Internet Radio: Something Old Becomes New Again

It’s no secret that I am involved with internet radio.  I serve as an on-air personality for Music Mafia Radio, a gig that I thoroughly enjoy.  It’s an aspect of the business I never pictured myself in, but it has become one of the highlights of my week, as I get the opportunity to share some pretty incredible music with my listeners and talk about some of the great things going on for these artists.  So, for me to write about the possibilities internet radio holds for the recovery of the music industry might seem slightly self-serving, the reality is that this is an area of the business that merits discussion.  I say this because there are much bigger things going on than the workings of one small station.

Before I get into the meat, a brief music history needs to be laid out.  Before the turn of the 20th century, the distribution of music of consumers was almost exclusively done through the purchase of sheet music and live performances.  The Copyright Act of 1909 was enacted at a time when the commercial market for the sale of prerecorded music has not truly materialized yet.   ASCAP was formed in 1914 to protect the rights of the composers of the music that was being performed live and sold in sheet music.  The first broadcast on AM radio, a news program, happened in Detroit in August of 1920, with the first entertainment broadcast occurred in the UK in 1922.  FM radio followed with broadcasts in 1940 and enjoyed its heyday in the 1970’s-80’s, commonly referred to as the Golden Age of FM Radio.  With the advent of personal computing and the internet, a variety of internet-based music services appeared in the mid-1990’s, with Napster being the most notable.  In 1995, Radio HK became the first internet radio station, playing independent music.  In 2015, it was estimated that 183,000,000 people used internet radio.

In short, an amazing number of technological advances occurred in a relatively short period of time.  Listening choices and habits have changed dramatically over the same period of time, and the number of music listening options have grown exponentially and we now live in a society where music is always at the tip of our fingers.  And while a number of the listening options available provide the ultimate in convenience, the quality of music and the quality of the interaction leave much to be desired.  The ability of an algorithm to introduce new music will always have flaws.  Internet radio allows you the ability to find a source of music entertainment that is human programmed and the wide variety of options available means that you can find a station that caters to your particular style of listening.

I’ve been very vocal in my thoughts that music streaming, as we know it, is going to be a passing fad.  There is not a single company providing streaming service that is making a profit from it, and the need to move the price point to a more expensive tier to make money is going to prove extremely unpopular with a large portion of their current subscriber bases, as will the ultimate elimination of commercial based ‘free’ listening.  The revenue does not exceed the cost, and quite honestly, legislation needs to be passed to eliminate the ability of companies like Spotify to negotiate lower royalty payments based on the fact they aren’t charging the end user for the service.  A subject for another article down the road.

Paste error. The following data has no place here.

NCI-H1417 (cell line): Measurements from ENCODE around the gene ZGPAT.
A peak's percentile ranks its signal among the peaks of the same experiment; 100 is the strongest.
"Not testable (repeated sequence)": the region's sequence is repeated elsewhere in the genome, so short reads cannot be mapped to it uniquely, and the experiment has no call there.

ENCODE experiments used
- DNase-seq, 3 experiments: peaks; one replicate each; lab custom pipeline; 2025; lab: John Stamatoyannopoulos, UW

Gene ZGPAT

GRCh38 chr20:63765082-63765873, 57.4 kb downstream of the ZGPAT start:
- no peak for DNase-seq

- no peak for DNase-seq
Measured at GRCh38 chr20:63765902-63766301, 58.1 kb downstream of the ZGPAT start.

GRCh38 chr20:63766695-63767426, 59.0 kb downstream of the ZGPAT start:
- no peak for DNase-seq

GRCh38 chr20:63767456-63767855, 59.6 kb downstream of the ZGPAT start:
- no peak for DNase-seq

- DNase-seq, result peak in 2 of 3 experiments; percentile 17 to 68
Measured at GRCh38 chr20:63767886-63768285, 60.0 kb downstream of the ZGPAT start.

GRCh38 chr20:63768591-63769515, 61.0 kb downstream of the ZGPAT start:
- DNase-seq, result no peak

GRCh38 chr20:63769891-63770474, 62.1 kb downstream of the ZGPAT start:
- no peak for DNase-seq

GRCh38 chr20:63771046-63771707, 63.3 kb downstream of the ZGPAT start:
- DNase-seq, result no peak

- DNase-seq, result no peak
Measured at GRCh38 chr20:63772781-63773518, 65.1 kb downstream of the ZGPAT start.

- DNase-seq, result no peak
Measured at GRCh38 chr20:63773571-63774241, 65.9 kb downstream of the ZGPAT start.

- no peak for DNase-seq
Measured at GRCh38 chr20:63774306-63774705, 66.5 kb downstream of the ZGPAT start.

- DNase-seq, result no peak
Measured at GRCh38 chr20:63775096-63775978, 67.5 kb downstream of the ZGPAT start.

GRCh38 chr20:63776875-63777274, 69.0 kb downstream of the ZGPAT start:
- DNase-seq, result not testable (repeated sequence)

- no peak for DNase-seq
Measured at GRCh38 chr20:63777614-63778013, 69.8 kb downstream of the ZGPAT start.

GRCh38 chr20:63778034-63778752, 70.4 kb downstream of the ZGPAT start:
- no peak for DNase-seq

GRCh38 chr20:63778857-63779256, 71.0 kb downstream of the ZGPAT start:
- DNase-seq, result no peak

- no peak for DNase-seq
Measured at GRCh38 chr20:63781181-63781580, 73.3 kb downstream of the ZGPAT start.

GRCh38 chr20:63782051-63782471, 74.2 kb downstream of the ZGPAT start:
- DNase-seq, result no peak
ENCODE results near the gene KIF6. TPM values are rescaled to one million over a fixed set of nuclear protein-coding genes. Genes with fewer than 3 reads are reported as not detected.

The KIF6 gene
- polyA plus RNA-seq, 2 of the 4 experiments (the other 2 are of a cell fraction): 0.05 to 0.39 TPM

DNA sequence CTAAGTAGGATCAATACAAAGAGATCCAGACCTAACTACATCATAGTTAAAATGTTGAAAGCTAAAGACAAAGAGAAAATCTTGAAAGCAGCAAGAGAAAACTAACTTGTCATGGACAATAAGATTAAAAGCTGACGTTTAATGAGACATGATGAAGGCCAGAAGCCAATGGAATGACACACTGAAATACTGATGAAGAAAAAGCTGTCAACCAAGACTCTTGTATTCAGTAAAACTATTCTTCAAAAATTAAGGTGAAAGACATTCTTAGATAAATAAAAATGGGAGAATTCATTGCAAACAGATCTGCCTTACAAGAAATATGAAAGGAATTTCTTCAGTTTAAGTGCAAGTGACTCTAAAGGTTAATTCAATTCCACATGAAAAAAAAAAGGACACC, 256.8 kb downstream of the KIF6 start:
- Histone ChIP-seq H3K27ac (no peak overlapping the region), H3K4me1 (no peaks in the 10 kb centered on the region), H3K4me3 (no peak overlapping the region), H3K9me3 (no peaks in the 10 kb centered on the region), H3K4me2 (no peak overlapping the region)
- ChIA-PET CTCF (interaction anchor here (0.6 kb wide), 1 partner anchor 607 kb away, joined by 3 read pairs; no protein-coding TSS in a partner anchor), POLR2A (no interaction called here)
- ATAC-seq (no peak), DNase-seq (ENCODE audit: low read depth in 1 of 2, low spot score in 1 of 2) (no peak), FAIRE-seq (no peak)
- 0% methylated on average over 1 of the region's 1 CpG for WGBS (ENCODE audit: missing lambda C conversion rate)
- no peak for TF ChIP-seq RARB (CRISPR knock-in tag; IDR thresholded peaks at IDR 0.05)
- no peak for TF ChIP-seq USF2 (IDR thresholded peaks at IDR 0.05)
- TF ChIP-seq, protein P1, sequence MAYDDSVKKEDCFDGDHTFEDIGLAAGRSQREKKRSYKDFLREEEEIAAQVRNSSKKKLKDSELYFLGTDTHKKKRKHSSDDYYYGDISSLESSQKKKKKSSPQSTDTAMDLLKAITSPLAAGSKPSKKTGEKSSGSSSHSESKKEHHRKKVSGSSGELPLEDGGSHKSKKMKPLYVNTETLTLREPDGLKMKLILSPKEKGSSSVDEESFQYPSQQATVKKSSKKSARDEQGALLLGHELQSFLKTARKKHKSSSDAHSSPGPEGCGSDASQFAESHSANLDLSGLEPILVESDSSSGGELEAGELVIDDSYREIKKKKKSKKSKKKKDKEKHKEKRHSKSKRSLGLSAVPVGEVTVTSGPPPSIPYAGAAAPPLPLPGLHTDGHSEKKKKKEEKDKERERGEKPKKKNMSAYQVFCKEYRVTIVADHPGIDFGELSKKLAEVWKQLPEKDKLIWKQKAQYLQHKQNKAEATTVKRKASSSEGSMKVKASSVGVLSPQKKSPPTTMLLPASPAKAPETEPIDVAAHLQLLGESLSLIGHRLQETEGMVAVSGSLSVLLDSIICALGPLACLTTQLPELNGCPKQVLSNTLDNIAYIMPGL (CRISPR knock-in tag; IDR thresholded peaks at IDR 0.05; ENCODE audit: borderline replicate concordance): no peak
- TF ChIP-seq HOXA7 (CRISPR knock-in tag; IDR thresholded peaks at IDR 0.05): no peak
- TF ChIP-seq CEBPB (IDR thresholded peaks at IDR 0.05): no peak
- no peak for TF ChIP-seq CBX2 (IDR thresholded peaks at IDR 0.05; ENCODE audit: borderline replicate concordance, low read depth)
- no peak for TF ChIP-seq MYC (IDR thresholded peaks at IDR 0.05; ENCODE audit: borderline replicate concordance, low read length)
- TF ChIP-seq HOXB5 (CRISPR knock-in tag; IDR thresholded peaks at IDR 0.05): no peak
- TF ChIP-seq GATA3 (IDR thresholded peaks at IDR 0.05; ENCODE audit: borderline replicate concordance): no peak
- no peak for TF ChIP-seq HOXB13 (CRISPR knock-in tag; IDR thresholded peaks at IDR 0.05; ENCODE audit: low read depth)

I spent some time last week exploring the Indie channel on Spotify.  I was less than impressed.  The ‘channel’ was extremely limited to a very narrow scope of musical styling and the production quality of more than half of what I listened to was garage quality at best.  The garage quality would not be bad if that was the desired sound, but most of the music I heard should be striving for more than that.  Yes, all of the indie artists presented were truly independent, but I could instantly come up with a dozen bands that deserved the spotlight more for each song played.  I was not left with a warm, fuzzy feeling and quite honestly will not waste my time with it ever again.

This is the point where internet radio enters the equation.  The platform, if utilized correctly, provides the ability to have a much more personable experience than streaming, and at the same time provide the listener with new music in a much easier to access format.  There are stations for any music style or genre, and a number of stations (like Music Mafia Radio) are breaking down the genre barriers and simply providing the best music available, regardless of style.  Internet radio also tends to be free of many of the broadcast restrictions in place for traditional terrestrial radio.  In addition, good internet radio brings some level of personality back into the equation, as well as the opportunity to become part of a social community of listeners and followers, whether through social media, web chat or a variety of methods not available in the streaming world.  On the independent scene, artists become easily accessible to listeners and fans unlike any other platform available.  New music is readily available and a true support network for artists is created.